September 2, 2008

Researchers Use Ultrasound To Give Feel To Video Games

Japanese researchers are now able to use ultrasonic waves to produce "virtual" objects in mid-air.

Integrating computing and the sense of touch, known as the field of haptics, has been around for some time but has required gloves or mechanical devices to impart a sense of feeling.

Now researchers have developed a system that uses focused ultrasound to do the job and its inventors may soon commercialize the approach.

Multimedia expansion on the web has left our eyes and ears flooded with sensory information, but the sense of touch has been largely left behind.

The popularity of vibrating gaming handsets has proven that it is a rich but untapped way to increase interaction.

But now Takayuki Iwamoto and colleagues from the University of Tokyo demonstrated a simple haptic device that employs a number of ultrasonic transducers, which emit ultrasound.

Sound is a pressure wave, meaning that as the inaudible sound waves from each of the transducers interfere, they can create a focal point that is perceived as a solid object.

The prototype system includes a camera that tracks the position of a user's hand and shifts the output from the transducers to move the focus around with the hand. The result is a feeling of tracing the edge or surface of the virtual object.

So far, the system provides a small force only in the vertical dimension, but the team is improving the geometry of the array and the amount of power it can produce so that future devices will provide a stiffer feel and more contoured objects.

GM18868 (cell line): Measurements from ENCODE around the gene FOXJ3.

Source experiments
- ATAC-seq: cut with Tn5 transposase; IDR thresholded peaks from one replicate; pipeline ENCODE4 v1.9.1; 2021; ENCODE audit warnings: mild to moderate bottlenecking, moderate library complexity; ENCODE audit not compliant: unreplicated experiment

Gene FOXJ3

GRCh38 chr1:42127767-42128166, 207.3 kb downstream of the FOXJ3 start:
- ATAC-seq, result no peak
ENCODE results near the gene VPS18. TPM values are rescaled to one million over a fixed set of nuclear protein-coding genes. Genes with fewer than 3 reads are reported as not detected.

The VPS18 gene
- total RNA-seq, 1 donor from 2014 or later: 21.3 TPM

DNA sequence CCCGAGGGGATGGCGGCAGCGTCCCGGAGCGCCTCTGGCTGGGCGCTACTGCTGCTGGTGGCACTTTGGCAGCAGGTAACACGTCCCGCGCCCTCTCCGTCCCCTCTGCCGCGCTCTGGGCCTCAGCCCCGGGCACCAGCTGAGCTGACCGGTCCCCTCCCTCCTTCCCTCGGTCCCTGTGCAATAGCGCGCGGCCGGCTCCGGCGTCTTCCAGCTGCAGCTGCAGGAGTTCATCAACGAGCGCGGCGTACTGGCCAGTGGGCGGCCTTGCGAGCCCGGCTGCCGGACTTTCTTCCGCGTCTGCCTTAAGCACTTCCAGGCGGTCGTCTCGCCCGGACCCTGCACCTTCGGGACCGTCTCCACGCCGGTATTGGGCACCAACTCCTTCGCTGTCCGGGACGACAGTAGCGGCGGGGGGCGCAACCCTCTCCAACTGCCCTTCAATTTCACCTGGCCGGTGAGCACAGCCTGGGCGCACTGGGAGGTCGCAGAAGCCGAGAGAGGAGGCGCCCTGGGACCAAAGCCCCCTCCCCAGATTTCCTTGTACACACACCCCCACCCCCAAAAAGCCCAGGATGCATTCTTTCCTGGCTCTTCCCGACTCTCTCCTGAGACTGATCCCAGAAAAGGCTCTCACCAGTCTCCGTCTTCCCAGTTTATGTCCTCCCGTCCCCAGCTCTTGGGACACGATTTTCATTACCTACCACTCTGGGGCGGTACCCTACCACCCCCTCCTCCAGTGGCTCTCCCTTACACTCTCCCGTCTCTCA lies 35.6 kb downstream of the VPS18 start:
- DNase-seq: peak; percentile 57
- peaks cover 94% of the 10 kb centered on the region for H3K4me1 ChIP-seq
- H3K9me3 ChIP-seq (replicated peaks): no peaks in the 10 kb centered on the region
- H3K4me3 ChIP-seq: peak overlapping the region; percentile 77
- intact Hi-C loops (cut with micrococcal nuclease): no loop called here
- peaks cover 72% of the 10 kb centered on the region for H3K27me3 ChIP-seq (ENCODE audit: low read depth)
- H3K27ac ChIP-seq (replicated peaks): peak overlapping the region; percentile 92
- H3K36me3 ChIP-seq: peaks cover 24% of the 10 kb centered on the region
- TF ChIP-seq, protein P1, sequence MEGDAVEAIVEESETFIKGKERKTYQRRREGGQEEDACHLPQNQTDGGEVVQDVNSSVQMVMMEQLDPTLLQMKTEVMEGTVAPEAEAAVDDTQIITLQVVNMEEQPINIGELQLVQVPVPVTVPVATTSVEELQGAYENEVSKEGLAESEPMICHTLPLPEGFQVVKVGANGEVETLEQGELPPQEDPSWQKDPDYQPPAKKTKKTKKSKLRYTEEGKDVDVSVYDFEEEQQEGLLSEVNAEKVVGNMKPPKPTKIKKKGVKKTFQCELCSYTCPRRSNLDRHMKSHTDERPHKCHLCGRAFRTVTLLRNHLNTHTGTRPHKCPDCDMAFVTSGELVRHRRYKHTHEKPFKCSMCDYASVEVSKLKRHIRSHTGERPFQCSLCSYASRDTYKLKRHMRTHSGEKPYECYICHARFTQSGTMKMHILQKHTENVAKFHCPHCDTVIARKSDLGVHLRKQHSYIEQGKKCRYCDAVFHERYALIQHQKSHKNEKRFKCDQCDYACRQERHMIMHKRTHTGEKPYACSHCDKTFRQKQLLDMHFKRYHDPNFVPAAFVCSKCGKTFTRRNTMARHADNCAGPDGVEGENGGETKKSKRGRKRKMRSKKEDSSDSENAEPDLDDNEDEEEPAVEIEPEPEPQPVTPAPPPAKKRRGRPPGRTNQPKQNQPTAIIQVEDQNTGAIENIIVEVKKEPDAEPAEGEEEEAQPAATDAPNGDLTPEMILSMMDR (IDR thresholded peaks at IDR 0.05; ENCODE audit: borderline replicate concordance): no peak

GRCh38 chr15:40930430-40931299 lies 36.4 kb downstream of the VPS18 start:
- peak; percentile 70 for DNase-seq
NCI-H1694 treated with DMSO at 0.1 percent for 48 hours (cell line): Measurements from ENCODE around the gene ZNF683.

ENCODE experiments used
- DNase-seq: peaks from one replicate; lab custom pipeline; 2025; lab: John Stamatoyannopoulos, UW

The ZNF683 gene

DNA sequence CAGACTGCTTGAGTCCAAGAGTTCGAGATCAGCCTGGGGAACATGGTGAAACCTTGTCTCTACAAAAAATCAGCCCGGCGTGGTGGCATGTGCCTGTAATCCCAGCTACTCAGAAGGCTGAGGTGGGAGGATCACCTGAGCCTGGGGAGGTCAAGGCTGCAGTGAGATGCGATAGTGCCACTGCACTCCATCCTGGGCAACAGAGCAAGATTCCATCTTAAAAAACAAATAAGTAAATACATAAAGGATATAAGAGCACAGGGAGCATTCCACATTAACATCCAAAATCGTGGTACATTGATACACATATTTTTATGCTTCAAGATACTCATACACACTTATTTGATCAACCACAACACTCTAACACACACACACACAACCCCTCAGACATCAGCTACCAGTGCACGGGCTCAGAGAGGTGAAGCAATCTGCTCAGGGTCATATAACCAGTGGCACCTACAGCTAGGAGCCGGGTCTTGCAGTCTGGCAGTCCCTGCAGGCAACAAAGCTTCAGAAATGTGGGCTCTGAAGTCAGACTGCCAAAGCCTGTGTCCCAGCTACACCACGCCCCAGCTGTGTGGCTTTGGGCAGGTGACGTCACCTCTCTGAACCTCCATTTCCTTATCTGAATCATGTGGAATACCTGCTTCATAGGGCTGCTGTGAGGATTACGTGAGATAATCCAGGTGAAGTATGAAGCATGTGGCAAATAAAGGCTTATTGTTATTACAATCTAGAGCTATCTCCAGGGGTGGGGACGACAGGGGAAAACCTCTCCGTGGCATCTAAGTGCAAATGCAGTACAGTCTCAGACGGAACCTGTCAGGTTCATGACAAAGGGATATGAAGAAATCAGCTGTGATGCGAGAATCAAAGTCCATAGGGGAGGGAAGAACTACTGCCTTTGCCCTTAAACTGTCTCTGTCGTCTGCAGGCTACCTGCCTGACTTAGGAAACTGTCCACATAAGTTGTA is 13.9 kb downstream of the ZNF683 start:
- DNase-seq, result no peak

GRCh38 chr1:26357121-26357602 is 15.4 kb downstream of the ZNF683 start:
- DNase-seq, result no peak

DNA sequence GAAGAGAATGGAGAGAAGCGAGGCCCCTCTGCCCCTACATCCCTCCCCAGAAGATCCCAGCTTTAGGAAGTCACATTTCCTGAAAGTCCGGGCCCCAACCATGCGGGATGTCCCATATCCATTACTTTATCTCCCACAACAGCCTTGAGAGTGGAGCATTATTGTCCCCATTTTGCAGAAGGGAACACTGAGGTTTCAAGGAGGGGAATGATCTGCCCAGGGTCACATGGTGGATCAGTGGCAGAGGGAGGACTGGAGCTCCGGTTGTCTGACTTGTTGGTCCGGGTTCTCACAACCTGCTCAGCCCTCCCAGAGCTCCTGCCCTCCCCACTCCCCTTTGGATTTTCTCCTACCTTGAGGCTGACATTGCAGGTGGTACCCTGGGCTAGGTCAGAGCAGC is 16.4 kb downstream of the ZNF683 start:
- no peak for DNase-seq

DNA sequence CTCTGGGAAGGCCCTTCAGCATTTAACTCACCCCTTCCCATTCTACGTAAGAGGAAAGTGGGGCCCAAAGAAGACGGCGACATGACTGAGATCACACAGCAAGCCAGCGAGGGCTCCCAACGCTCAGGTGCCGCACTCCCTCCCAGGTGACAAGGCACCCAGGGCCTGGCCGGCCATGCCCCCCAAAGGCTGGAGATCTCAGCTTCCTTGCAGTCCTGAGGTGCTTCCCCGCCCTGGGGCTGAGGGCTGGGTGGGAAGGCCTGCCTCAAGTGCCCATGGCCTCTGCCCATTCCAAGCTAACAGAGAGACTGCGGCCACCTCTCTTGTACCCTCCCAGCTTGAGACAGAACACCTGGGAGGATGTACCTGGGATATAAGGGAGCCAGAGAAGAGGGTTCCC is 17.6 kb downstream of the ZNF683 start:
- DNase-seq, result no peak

Professor Iwamoto says that the team "received several proposals from industrial companies" when the prototype was demonstrated at a conference in California last month.

According to haptics researcher Stephen Brewster of the University of Glasgow, this system is "the first of its kind".

Brewster says you can feel it with both hands, rather than having just a single point of contact, and multiple people can use it at the same time.

"The kinds of things we use are connected through mechanical arms or you're wearing some kind of exoskeleton. It's great to have something that you can just walk up and use and not need any other kind of hardware you have to hold or wear."

Researchers are working to adjust how the transducers are driven in order to produce realistic textures as well as shapes.

However, the approach is limited in how much force it can produce, which in turn limits how hard or stiff the virtual objects can be. Beyond a certain amount of force, the device could scatter enough ultrasound to risk ear damage.


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